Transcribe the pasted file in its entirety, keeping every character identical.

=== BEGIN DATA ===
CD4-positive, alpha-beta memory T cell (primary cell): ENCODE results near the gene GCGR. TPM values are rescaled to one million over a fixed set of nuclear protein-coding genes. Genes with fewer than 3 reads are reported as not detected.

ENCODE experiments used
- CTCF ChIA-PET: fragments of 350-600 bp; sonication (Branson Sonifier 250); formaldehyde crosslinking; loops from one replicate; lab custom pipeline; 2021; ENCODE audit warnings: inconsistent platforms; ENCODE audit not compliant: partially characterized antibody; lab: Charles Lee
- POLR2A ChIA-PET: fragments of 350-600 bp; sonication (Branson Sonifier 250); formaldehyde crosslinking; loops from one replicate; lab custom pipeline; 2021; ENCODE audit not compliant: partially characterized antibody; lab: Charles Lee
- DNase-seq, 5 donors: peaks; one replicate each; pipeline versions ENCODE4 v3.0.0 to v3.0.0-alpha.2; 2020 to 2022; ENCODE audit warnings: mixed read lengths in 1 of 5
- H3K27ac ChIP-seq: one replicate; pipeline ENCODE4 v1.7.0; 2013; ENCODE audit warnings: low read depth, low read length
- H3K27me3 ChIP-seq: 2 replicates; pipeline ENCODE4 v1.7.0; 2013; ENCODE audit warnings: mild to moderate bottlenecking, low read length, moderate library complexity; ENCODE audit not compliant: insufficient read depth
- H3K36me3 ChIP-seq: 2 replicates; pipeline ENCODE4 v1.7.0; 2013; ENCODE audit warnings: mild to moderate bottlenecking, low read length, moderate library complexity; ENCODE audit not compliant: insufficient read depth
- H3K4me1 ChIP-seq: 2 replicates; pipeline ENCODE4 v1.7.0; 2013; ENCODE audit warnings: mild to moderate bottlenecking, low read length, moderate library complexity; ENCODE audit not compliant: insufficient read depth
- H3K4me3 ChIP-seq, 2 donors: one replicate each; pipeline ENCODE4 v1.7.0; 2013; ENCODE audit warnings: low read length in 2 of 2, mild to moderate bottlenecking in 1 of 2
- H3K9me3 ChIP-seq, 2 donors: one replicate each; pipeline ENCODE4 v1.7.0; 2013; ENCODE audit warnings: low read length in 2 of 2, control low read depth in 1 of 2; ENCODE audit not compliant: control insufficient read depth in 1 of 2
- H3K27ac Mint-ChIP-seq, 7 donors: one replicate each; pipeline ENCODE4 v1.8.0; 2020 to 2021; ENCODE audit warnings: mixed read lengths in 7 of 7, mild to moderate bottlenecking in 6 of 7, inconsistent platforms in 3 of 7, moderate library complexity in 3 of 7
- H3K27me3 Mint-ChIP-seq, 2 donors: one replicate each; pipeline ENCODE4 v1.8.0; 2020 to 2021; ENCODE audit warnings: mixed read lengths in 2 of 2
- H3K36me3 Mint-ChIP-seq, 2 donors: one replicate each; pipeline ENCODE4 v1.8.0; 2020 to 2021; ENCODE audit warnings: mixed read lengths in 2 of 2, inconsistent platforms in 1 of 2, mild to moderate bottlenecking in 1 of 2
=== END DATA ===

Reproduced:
CD4-positive, alpha-beta memory T cell (primary cell): ENCODE results near the gene GCGR. TPM values are rescaled to one million over a fixed set of nuclear protein-coding genes. Genes with fewer than 3 reads are reported as not detected.

ENCODE experiments used
- CTCF ChIA-PET: fragments of 350-600 bp; sonication (Branson Sonifier 250); formaldehyde crosslinking; loops from one replicate; lab custom pipeline; 2021; ENCODE audit warnings: inconsistent platforms; ENCODE audit not compliant: partially characterized antibody; lab: Charles Lee
- POLR2A ChIA-PET: fragments of 350-600 bp; sonication (Branson Sonifier 250); formaldehyde crosslinking; loops from one replicate; lab custom pipeline; 2021; ENCODE audit not compliant: partially characterized antibody; lab: Charles Lee
- DNase-seq, 5 donors: peaks; one replicate each; pipeline versions ENCODE4 v3.0.0 to v3.0.0-alpha.2; 2020 to 2022; ENCODE audit warnings: mixed read lengths in 1 of 5
- H3K27ac ChIP-seq: one replicate; pipeline ENCODE4 v1.7.0; 2013; ENCODE audit warnings: low read depth, low read length
- H3K27me3 ChIP-seq: 2 replicates; pipeline ENCODE4 v1.7.0; 2013; ENCODE audit warnings: mild to moderate bottlenecking, low read length, moderate library complexity; ENCODE audit not compliant: insufficient read depth
- H3K36me3 ChIP-seq: 2 replicates; pipeline ENCODE4 v1.7.0; 2013; ENCODE audit warnings: mild to moderate bottlenecking, low read length, moderate library complexity; ENCODE audit not compliant: insufficient read depth
- H3K4me1 ChIP-seq: 2 replicates; pipeline ENCODE4 v1.7.0; 2013; ENCODE audit warnings: mild to moderate bottlenecking, low read length, moderate library complexity; ENCODE audit not compliant: insufficient read depth
- H3K4me3 ChIP-seq, 2 donors: one replicate each; pipeline ENCODE4 v1.7.0; 2013; ENCODE audit warnings: low read length in 2 of 2, mild to moderate bottlenecking in 1 of 2
- H3K9me3 ChIP-seq, 2 donors: one replicate each; pipeline ENCODE4 v1.7.0; 2013; ENCODE audit warnings: low read length in 2 of 2, control low read depth in 1 of 2; ENCODE audit not compliant: control insufficient read depth in 1 of 2
- H3K27ac Mint-ChIP-seq, 7 donors: one replicate each; pipeline ENCODE4 v1.8.0; 2020 to 2021; ENCODE audit warnings: mixed read lengths in 7 of 7, mild to moderate bottlenecking in 6 of 7, inconsistent platforms in 3 of 7, moderate library complexity in 3 of 7
- H3K27me3 Mint-ChIP-seq, 2 donors: one replicate each; pipeline ENCODE4 v1.8.0; 2020 to 2021; ENCODE audit warnings: mixed read lengths in 2 of 2
- H3K36me3 Mint-ChIP-seq, 2 donors: one replicate each; pipeline ENCODE4 v1.8.0; 2020 to 2021; ENCODE audit warnings: mixed read lengths in 2 of 2, inconsistent platforms in 1 of 2, mild to moderate bottlenecking in 1 of 2